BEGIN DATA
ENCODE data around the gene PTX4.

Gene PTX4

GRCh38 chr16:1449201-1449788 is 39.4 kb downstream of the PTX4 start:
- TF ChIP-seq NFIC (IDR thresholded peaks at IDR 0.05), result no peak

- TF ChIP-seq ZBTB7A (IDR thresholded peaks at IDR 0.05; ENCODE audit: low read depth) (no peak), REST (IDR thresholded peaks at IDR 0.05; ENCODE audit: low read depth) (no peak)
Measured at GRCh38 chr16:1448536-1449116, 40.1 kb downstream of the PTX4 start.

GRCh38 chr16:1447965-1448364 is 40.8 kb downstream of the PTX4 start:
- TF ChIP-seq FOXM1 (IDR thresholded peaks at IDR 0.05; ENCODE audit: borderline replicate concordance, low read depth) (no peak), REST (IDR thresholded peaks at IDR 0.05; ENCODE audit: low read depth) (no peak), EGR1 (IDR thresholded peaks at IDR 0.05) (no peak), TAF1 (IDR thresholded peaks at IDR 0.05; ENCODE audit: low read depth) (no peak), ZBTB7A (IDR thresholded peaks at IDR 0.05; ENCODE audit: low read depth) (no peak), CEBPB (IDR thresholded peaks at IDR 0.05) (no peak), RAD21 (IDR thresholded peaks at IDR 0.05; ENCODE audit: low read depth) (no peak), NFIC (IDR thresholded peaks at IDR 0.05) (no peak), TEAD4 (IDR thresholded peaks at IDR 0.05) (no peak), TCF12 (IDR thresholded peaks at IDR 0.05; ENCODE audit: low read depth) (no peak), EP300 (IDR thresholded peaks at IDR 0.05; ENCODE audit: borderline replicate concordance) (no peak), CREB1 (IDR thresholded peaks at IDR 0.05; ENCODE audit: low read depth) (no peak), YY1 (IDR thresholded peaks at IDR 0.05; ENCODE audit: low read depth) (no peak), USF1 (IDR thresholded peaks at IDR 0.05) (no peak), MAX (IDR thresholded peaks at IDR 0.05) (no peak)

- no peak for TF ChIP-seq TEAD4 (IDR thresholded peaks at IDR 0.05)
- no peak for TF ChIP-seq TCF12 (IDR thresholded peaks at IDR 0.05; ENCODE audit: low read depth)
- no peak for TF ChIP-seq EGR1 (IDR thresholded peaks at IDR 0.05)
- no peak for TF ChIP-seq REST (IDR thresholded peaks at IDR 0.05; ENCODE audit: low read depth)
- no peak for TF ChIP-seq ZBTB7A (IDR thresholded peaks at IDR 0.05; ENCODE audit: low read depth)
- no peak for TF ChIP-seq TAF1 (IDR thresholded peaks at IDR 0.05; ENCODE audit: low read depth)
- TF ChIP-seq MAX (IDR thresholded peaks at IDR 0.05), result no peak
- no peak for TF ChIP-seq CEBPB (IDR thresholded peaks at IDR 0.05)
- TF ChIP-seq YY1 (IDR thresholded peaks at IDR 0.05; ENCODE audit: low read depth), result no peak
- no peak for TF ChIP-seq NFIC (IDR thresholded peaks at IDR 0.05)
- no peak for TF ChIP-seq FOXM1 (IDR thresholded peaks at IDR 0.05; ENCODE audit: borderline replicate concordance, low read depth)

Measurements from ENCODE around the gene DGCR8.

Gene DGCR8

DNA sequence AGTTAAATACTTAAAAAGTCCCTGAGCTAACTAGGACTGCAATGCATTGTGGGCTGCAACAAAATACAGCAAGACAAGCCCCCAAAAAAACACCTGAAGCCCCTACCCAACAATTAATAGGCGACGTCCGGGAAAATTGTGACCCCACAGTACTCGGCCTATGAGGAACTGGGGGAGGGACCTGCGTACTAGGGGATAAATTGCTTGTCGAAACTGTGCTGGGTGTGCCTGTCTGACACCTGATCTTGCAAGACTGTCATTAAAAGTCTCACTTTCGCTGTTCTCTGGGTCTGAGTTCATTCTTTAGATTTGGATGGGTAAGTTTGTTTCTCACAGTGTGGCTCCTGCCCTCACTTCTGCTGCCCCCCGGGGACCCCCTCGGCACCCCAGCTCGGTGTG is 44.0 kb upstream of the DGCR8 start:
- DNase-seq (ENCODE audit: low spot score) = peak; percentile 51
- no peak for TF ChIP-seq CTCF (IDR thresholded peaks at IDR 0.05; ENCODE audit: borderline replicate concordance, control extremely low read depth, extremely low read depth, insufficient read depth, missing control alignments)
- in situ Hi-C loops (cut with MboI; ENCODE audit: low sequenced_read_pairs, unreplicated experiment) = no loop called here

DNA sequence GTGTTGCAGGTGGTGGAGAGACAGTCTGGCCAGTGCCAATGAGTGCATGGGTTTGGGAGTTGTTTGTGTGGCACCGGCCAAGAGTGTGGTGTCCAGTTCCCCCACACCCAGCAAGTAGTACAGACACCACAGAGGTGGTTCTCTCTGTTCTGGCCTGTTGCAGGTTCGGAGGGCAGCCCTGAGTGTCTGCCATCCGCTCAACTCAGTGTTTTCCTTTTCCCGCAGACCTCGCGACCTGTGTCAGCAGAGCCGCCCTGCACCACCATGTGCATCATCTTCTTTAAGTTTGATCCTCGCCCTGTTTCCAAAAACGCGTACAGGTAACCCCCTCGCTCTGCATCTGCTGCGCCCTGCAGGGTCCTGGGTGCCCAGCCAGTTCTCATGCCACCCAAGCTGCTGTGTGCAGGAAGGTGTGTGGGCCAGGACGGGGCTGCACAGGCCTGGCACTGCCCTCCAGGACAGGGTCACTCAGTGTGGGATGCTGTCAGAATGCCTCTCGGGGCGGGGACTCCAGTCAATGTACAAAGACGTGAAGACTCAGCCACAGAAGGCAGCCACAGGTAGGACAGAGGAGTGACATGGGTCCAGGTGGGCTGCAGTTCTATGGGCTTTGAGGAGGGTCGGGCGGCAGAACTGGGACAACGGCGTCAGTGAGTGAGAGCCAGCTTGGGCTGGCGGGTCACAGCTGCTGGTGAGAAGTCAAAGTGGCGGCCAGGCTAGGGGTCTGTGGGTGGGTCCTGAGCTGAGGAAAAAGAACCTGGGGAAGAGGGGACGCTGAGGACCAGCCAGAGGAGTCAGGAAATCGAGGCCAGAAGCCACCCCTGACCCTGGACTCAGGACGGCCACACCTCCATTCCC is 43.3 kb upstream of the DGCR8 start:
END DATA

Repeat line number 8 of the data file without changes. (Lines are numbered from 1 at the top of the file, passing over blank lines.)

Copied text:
- TF ChIP-seq FOXM1 (IDR thresholded peaks at IDR 0.05; ENCODE audit: borderline replicate concordance, low read depth) (no peak), REST (IDR thresholded peaks at IDR 0.05; ENCODE audit: low read depth) (no peak), EGR1 (IDR thresholded peaks at IDR 0.05) (no peak), TAF1 (IDR thresholded peaks at IDR 0.05; ENCODE audit: low read depth) (no peak), ZBTB7A (IDR thresholded peaks at IDR 0.05; ENCODE audit: low read depth) (no peak), CEBPB (IDR thresholded peaks at IDR 0.05) (no peak), RAD21 (IDR thresholded peaks at IDR 0.05; ENCODE audit: low read depth) (no peak), NFIC (IDR thresholded peaks at IDR 0.05) (no peak), TEAD4 (IDR thresholded peaks at IDR 0.05) (no peak), TCF12 (IDR thresholded peaks at IDR 0.05; ENCODE audit: low read depth) (no peak), EP300 (IDR thresholded peaks at IDR 0.05; ENCODE audit: borderline replicate concordance) (no peak), CREB1 (IDR thresholded peaks at IDR 0.05; ENCODE audit: low read depth) (no peak), YY1 (IDR thresholded peaks at IDR 0.05; ENCODE audit: low read depth) (no peak), USF1 (IDR thresholded peaks at IDR 0.05) (no peak), MAX (IDR thresholded peaks at IDR 0.05) (no peak)